Instead, what they're doing now is sitting on it and hope that it's a selling point for their sound cards, which works on people like me who are ridiculously demanding about perfect audio support for older games and hang out at places like VOGONS, but does not work at all on people who are only interested in today's games. I see it happen time and time again here on Head-Fi.

 

Truer words rarely have been spoken :)

 

FMOD by itself is a software audio renderer but unlike the dreadful XAudio2, it actually has an hardware pipeline available for use with all cards that have features like hardware EAX up to version 2 (like Asus cards and specific onboard audio chips) as well as full-on hardware accelerated audio beyond that, up to the point where hardware OpenAL and EAX 5 can be used (X-Fi chip cards only).

 

From the start, Creative was never willing to pass on their tech to other manufacturers unless licensing deals were struck, like how Auzentech licensed the X-Fi chip and made excellent cards like the X-Fi Prelude and X-Fi Forte, but other than that there hasn't been any significant similar deals like that.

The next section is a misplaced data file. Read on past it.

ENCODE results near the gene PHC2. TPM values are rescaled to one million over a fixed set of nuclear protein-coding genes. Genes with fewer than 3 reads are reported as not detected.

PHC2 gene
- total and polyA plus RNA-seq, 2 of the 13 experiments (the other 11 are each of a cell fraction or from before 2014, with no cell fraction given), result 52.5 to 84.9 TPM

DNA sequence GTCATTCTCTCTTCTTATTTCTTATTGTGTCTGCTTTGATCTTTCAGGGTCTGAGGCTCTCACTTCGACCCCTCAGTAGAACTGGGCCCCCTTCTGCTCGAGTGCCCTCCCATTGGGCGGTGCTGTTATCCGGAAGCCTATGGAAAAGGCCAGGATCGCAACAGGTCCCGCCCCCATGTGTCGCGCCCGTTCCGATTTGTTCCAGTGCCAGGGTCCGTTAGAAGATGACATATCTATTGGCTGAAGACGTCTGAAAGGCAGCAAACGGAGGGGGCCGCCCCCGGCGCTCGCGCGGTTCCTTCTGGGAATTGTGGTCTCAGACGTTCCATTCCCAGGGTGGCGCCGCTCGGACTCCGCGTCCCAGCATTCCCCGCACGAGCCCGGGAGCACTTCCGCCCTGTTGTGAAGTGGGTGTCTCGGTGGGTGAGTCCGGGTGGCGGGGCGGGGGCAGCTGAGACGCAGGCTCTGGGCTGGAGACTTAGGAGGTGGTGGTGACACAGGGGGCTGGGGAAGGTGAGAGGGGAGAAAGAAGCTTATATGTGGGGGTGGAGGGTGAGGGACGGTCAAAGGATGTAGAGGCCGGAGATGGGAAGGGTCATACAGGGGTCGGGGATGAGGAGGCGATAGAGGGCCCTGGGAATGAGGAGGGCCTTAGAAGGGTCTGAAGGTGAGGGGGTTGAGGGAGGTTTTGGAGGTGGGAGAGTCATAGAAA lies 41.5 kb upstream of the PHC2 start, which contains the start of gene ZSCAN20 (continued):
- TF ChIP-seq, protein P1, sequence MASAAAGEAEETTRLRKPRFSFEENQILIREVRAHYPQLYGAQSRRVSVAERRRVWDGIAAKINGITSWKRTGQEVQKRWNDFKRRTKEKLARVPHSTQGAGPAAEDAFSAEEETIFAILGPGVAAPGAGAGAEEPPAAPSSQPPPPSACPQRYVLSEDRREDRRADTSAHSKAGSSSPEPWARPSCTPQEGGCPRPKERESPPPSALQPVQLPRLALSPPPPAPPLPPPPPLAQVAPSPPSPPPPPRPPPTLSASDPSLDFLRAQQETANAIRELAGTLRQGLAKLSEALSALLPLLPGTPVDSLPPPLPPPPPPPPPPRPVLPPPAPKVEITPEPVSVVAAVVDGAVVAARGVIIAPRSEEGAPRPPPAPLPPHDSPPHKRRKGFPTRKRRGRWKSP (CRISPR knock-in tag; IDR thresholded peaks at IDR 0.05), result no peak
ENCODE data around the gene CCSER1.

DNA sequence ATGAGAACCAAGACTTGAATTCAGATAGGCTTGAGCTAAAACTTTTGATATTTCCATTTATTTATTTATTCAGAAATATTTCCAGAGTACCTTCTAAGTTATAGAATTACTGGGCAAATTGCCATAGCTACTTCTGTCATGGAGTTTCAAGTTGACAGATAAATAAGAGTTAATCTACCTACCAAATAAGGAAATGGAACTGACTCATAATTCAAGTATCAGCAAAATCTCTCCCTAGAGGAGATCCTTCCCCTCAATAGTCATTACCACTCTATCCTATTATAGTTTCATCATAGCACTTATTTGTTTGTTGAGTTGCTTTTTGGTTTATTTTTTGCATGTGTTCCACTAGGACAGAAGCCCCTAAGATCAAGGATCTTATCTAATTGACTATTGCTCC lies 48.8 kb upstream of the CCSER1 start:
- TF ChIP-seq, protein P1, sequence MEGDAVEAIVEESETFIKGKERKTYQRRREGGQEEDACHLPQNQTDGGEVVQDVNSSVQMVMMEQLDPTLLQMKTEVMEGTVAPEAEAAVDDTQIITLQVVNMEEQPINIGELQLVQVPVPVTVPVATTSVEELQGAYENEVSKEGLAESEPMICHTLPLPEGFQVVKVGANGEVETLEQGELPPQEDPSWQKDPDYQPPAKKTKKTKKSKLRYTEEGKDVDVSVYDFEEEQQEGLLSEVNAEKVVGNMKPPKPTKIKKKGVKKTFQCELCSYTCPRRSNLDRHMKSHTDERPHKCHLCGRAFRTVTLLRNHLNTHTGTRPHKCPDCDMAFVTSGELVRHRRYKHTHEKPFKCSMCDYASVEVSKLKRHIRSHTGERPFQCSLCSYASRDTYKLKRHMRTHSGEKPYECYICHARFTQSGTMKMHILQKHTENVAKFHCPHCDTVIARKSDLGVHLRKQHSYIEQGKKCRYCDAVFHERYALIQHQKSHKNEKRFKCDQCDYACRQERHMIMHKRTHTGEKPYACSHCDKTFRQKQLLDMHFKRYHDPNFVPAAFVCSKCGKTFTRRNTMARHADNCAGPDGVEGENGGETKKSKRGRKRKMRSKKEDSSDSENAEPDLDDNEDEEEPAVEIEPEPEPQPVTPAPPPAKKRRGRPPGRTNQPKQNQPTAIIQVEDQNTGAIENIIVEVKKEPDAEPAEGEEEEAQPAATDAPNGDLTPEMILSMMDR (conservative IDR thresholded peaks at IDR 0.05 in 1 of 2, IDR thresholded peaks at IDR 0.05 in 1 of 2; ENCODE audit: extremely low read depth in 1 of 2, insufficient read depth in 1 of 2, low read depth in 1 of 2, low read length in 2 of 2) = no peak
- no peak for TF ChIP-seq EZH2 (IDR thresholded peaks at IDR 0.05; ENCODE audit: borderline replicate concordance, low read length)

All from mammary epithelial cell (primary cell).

Now, they do hold what is undisputedly the best gaming audio features on the market, and I honestly think they could make their tech usage more widespread i they did something similar to what Nvidia and AMD do in terms of having optimizations for their hardware. Also, it would be important that games at stock would already be passable, but would improve immersion and competitiveness when supported audio hardware was found on the system.

 

On the legacy game audio subject, I would absolutely love if Creative provided an (even if optional) emulation system for wavetable synthesis boards like the AWE32 (moreso than the AWE64 that sometimes had issues with AWE32-supported games, and AWE64 were exceptionally rare). Games simply sounded better, SFX and BGM were simply of much higher quality.

NamelessPFG, if you do stumble upon something like AWE32 emulation, please do let me know. So far, I've only seen people trying to make DOS drivers to emulate it but hidden Creative registers have made it something hard to accomplish.

 

EDIT: Shisno, curiously Call of Duty 2 did have base hardware accelerated audio which was quite useful and provided better positional cue accuracy than stock software audio. Of course that sample quality was lower, but that was dependent on what Activision used at the time.


Edited by Roller - 12/15/12 at 5:19am